Peace Talks Nearing Dead End, Says MILF Panel Chief

Real movement in the peace talks is possible only if both parties–especially the GRP–can find “a way forward,” MILF Negotiating Panel chairman Mohagher Iqbal said.

BY ALEXANDER MARTIN REMOLLINO
Bulatlat
Vol. VIII, No. 1, February 3-6, 2008

The peace negotiations between the Government of the Republic (GRP) of the Philippines and the Moro Islamic Liberation Front (MILF) are nearing a dead end, if we ask MILF Negotiating Panel chairman Mohagher Iqbal. Real movement in the peace talks is possible only if both parties – especially the GRP – can find “a way forward,” Iqbal said in an e-mail interview with Bulatlat.

Last December, the GRP-MILF peace negotiations reached a deadlock over the ancestral domain issue.

The ancestral domain issue, which was first discussed only in 2004 or some eight years after the talks started, has turned out to be the most contentious issue in the GRP-MILF peace negotiations.

The MILF last year was proposing a Bangsamoro Juridical Entity that would be based on an ancestral domain claim of the Bangsa Moro people over Mindanao, Sulu, and Palawan.

The GRP had insisted that areas to be covered by the Bangsamoro Juridical Entity other than the Autonomous Region in Muslim Mindanao (ARMM) should be subjected to a plebiscite. This repeatedly led to an impasse in the peace negotiations with the group.

The impasse was broken only in November last year, when the GRP and the MILF reached an agreement defining the land and maritime areas to be covered by the proposed Bangsamoro Juridical Entity.

Things seemed to be looking up after that, causing lawyer Eid Kabalu, then MILF spokesperson, to make media statements to the effect that they expected a final agreement to be signed by mid-2008.

But all hopes for forging a peace pact between the GRP and the MILF were dashed last December, when the peace talks hit a snag following the government’s insistence that the ancestral domain issue be settled through “constitutional processes” – a phrase which, Iqbal said, had been inserted into the agreement without their consent.

“The constitutional process properly belongs to the implementing phase, not in the discussion of the ancestral domain aspect and this is unilateral to the government,” Iqbal said. “We do not understand why the government is raising this issue.”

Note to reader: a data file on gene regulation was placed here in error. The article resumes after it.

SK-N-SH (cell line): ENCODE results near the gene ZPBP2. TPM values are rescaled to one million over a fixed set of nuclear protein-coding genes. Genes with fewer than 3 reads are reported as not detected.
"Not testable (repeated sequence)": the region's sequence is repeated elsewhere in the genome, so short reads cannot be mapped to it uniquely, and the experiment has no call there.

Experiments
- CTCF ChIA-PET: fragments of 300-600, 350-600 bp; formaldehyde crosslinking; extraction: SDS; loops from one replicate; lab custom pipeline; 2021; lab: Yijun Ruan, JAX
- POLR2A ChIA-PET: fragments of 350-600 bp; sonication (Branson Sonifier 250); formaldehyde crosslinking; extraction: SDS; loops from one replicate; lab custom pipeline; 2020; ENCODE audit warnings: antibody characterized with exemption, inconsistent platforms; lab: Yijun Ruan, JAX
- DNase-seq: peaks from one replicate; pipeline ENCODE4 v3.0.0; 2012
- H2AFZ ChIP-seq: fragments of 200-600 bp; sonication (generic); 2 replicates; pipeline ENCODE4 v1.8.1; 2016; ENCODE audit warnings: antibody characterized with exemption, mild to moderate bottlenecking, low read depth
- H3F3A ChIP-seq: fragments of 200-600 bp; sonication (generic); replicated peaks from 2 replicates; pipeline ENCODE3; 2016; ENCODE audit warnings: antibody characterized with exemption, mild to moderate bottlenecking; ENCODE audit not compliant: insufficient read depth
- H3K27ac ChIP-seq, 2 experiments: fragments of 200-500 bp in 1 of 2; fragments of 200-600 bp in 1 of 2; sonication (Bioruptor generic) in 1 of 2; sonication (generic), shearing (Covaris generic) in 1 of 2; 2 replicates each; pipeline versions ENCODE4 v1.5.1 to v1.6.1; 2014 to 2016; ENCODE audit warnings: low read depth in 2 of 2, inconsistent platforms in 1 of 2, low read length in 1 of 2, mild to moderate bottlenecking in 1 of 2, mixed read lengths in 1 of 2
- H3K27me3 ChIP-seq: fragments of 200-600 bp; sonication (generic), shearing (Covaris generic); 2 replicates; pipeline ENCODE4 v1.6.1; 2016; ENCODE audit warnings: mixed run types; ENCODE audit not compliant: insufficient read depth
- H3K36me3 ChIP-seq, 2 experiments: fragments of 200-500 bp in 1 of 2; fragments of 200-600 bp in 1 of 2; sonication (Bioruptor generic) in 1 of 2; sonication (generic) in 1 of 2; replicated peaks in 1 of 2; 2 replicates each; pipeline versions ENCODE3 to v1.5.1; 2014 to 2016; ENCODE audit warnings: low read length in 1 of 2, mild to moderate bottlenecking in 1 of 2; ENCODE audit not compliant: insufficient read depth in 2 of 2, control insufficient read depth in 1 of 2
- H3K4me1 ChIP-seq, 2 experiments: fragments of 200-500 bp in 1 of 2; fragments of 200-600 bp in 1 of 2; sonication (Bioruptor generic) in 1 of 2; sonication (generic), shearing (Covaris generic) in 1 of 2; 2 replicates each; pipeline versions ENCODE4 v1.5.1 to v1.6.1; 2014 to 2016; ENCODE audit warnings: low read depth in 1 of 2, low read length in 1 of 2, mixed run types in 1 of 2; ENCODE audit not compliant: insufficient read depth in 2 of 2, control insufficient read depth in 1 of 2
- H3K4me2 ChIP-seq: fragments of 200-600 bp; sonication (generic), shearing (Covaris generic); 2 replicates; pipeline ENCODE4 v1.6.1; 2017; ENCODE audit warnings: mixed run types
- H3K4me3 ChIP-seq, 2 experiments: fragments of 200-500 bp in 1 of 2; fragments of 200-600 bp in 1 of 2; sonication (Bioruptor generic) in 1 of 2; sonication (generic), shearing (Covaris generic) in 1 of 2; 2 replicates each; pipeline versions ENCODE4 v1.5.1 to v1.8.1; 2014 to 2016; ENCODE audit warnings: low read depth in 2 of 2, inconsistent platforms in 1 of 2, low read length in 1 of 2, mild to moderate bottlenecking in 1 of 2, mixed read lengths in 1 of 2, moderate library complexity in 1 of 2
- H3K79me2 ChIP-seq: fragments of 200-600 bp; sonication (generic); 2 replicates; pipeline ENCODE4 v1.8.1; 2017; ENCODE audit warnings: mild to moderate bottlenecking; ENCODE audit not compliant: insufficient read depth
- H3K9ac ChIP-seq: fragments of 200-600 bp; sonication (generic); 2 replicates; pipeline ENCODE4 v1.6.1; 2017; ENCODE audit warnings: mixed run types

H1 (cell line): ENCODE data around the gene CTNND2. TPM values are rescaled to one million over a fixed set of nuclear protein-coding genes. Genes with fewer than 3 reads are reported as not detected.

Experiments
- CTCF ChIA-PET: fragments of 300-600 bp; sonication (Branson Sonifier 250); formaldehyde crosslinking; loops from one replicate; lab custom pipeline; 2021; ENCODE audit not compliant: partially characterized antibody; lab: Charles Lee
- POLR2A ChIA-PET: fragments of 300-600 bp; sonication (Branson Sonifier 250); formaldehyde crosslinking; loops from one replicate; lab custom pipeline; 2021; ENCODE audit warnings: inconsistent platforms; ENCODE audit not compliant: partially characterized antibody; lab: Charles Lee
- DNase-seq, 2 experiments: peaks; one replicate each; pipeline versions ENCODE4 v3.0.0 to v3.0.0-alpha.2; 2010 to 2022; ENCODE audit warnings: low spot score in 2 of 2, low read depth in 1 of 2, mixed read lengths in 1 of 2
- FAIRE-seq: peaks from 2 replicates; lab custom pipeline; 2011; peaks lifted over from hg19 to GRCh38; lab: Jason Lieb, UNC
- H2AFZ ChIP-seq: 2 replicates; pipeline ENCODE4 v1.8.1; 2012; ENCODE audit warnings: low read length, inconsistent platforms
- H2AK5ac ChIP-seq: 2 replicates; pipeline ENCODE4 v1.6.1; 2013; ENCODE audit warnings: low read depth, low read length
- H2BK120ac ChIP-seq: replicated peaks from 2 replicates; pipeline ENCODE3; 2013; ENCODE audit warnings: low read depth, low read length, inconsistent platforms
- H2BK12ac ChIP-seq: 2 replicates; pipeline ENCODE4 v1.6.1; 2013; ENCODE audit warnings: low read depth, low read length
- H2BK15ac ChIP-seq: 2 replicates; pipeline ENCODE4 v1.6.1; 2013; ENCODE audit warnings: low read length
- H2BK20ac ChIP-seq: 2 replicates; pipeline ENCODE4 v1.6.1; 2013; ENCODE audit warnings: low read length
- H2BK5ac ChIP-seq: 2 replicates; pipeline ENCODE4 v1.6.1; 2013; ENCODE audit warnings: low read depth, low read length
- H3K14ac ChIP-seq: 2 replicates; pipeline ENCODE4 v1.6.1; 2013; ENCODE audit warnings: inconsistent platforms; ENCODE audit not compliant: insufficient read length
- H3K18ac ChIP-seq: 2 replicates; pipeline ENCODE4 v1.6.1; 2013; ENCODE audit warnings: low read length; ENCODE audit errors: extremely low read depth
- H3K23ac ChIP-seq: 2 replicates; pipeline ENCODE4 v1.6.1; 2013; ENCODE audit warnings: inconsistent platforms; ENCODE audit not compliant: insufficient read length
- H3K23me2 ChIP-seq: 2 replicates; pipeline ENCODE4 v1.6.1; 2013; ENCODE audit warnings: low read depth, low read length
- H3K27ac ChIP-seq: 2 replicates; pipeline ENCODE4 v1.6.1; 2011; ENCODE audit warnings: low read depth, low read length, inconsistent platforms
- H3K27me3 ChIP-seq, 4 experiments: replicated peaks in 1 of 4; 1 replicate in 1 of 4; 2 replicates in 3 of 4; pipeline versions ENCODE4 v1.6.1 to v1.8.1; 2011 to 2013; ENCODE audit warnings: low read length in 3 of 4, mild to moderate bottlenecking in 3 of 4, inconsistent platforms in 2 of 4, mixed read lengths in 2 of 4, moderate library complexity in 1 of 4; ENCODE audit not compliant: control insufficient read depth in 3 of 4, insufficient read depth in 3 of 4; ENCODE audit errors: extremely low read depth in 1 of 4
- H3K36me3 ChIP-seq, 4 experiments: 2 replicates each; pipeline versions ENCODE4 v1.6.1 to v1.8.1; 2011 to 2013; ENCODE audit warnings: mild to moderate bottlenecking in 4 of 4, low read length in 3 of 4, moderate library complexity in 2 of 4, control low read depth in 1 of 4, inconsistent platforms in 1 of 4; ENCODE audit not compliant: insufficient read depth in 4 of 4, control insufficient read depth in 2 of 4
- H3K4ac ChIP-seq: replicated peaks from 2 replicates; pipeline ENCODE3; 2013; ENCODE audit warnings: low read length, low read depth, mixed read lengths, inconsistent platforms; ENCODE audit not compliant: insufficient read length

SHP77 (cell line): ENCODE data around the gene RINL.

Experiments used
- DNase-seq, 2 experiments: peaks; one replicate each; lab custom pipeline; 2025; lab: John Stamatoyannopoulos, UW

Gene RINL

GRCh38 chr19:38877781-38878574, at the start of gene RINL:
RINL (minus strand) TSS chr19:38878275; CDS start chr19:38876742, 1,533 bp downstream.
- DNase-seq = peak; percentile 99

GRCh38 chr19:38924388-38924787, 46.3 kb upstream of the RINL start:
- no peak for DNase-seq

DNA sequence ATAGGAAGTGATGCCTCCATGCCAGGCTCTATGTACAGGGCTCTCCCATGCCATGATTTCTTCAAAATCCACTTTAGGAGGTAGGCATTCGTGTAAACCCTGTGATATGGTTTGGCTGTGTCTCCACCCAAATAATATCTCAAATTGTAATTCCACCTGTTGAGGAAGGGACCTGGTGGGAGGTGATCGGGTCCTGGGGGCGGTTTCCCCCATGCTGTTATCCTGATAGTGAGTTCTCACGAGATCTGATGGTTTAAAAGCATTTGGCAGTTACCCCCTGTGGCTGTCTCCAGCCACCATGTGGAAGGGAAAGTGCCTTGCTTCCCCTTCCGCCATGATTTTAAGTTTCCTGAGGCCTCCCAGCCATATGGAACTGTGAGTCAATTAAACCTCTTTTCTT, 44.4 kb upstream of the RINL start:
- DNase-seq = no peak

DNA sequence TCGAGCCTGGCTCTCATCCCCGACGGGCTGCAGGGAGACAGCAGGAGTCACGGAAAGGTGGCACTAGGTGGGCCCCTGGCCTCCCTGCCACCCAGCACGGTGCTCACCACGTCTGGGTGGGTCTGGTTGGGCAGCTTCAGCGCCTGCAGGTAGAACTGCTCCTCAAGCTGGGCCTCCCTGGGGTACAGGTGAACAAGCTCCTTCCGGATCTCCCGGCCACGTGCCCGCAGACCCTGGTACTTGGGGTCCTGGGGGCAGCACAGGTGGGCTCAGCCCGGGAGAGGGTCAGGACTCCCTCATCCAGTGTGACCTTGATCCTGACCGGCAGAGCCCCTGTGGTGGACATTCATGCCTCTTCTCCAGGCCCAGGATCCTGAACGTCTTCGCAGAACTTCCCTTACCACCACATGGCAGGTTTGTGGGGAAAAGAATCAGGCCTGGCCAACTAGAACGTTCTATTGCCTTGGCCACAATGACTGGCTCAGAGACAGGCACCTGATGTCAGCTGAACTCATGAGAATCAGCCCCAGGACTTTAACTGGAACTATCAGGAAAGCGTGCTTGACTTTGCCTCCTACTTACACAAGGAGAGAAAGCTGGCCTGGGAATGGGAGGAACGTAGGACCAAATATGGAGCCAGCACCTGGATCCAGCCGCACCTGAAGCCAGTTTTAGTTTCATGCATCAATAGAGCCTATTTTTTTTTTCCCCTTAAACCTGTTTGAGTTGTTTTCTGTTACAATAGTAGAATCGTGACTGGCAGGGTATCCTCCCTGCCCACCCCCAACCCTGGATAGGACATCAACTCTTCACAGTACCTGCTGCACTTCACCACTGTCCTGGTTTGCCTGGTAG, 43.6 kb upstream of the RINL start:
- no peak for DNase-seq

The government side has denied that the original agreement had been modified. “There was no change from the original proposal,” GRP Negotiating Panel chief Rodolfo Garcia told media on Jan. 15.

Chacha?

The deadlock over the ancestral domain issue in the GRP-MILF peace talks has prompted legal scholar Fr. Joaquin Bernas, who teaches at the Ateneo Law School, to propose what he calls a “surgical constitutional change” to address the conflict in Mindanao.

In his Jan. 21 column for the Philippine Daily Inquirer, Bernas proposed a constitutional amendment that has the sole purpose of effecting “significant changes” in the structure of government in Mindanao.

“In my view, the search for a solution to the Mindanao problem can be approached through this ‘surgical’ method,” Bernas wrote. “More specifically the goal can be either a reformulation of the powers that can be given to the Autonomous Region or the formation of a federated state for Mindanao. I believe that a limited constitutional change can be achieved by Congress under the present constitutional provision without disturbing the rest.”

Bernas’ proposal was praised by Sec. Jesus Dureza, Presidential Adviser on the Peace Process. “I strongly commend the views expressed by Father Bernas in his column pushing for a surgical constitutional change that would eventually benefit the Mindanao peace process, particularly the negotiations with the Moro Islamic Liberation Front, for lasting peace in the south,” Dureza said on Jan. 23.

“I am reiterating my earlier proposal to install a Bangsamoro federal governance unit as the only item in any move to change the charter, in order to ensure that it would pass with bipartisan congressional support and enjoy smooth sailing in both chambers of Congress,” Dureza added.

Iqbal, when asked to comment on Bernas’ proposal, acknowledged it but expressed apprehension on the government’s capacity to push it through.

“It is an opening to formulate a new formula for the negotiated political settlement,” Iqbal said of Bernas’ proposal. “Much depends, however, on how much political capital the President has to push it to a concrete constitutional amendment without derogating the text of the GRP-MILF agreement.”

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